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Three Perfect Days: Victoria, B.C.

Once a rugged outpost, the serene and surprisingly balmy city of Victoria, British Columbia, is an island home to bicycle trails, whale pods and Native American culture.

Author Melissa Nix


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DAY TWO | Begin your day with an omelet, smoked salmon and deliciously fresh blueberry muesli and yogurt in the Empress Room. Dillon, the highly capable concierge, suggests you visit Beacon Hill Park for a sense of why Victoria is called the “City of Gardens.” He arranges for you to pick up a bike rental from 1 Cycle BC, and you join the steady stream of riders wheeling their way through the powerwalking grannies to the leafy embrace of 2 Beacon Hill Park. You pass weeping willow trees and hundreds of rose bushes on your way to the Children’s Farm, where you befriend a chatty baby goat. As you leave, nod to the suspicious albino peacock that guards the exit, who gruffly displays his dazzling ivory plumage.

You bike back to the harbor promenade, ringed with flowers and the scent of ocean air, for a gander at the handmade First Nation totem poles on display there. Victorians wander past walking their dogs and tossing breadcrumbs at pigeons. Watching the jade water crashing on the rocks below, you think seafood, and as it happens, the best fish and chips in town are a quick ride away at 3 Barb’s Place on Fisherman’s Wharf. Gaze longingly at the fishing boats and houseboats lining the wharf as you wolf down fresh fried halibut and fries.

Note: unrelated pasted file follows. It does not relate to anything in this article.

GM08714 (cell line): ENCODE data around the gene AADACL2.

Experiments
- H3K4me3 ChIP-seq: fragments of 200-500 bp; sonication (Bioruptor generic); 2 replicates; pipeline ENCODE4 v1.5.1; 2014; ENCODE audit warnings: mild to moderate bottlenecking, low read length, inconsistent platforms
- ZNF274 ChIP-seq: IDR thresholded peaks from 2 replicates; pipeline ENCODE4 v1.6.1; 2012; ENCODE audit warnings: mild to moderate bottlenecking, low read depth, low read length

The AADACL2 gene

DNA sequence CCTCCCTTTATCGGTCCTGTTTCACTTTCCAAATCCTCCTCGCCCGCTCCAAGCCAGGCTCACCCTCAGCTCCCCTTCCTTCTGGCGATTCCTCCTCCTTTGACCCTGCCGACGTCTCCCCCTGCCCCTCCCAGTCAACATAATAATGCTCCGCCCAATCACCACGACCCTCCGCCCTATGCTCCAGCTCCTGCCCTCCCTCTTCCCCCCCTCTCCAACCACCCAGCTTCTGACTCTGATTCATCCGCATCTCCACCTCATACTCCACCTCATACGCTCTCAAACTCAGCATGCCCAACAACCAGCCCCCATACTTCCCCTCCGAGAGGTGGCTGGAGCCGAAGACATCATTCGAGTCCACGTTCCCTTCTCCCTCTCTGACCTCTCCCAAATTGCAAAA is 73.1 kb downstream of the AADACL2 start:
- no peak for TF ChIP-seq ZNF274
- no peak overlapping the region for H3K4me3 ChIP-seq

Thus fortified, you’re ready to head out to sea. But first, stop in at The Strath Ale, Wine & Spirits Merchants and pick up a bottle of a local riesling. The hills on the peninsula are crawling with vineyards, and the regional wines are surprisingly good. Park your bike at the 4 Prince of Whales whale-watching company. Three resident orca pods call the Straits home, and your mission is to meet each one. For the next three hours, you watch from the deck as the killer whales flap their tails to attract mates and make a meal of a seal or two. (Sorry, but they don’t call them killer whales for nothing.) You pop the cork, sip luxuriantly, take in the steep cliff s nearby, and toast your luck for having been born more or less atop the food chain.

Back on dry land, you feel the need to wash off the salt spray before dinner. Pay a visit to The Fairmont Empress’ 5 Willow Stream Spa for a quick respite in the Finnish dry sauna, the steam room and the magnesium-enriched thermal pool—a perfect antidote to your mild sea-sickness and that whole seal business.

Victoria’s farm-to-table culinary scene rivals that of northern California. For a sample, take a taxi 10 minutes east to Fernwood, the city’s most ethnically diverse neighborhood, and take a seat at 6 Stage, a small-dish wine bar and Victoria’s culinary epicenter. The grilled haloumi cheese with heirloom tomatoes and the fried octopus drizzled with lemon are divine. As you sip a digestif, you discover your dining mates are the chefs and sommeliers of the most acclaimed restaurants in town, always a good sign.

One Response to “Three Perfect Days: Victoria, B.C.”

  1. Nightwood Says:
    August 8th, 2009 at 9:43 pm

    Victoria is a fantastic place, but Francis Rattenbury was murdered in Bournemouth, not London, and Willie's Bakery isn't exactly the oldest in British Columbia if you count the several decades when it was out of business. No local calls our most historic and prominent hotel the Fairmont — it always has been and always will be known as the Empress.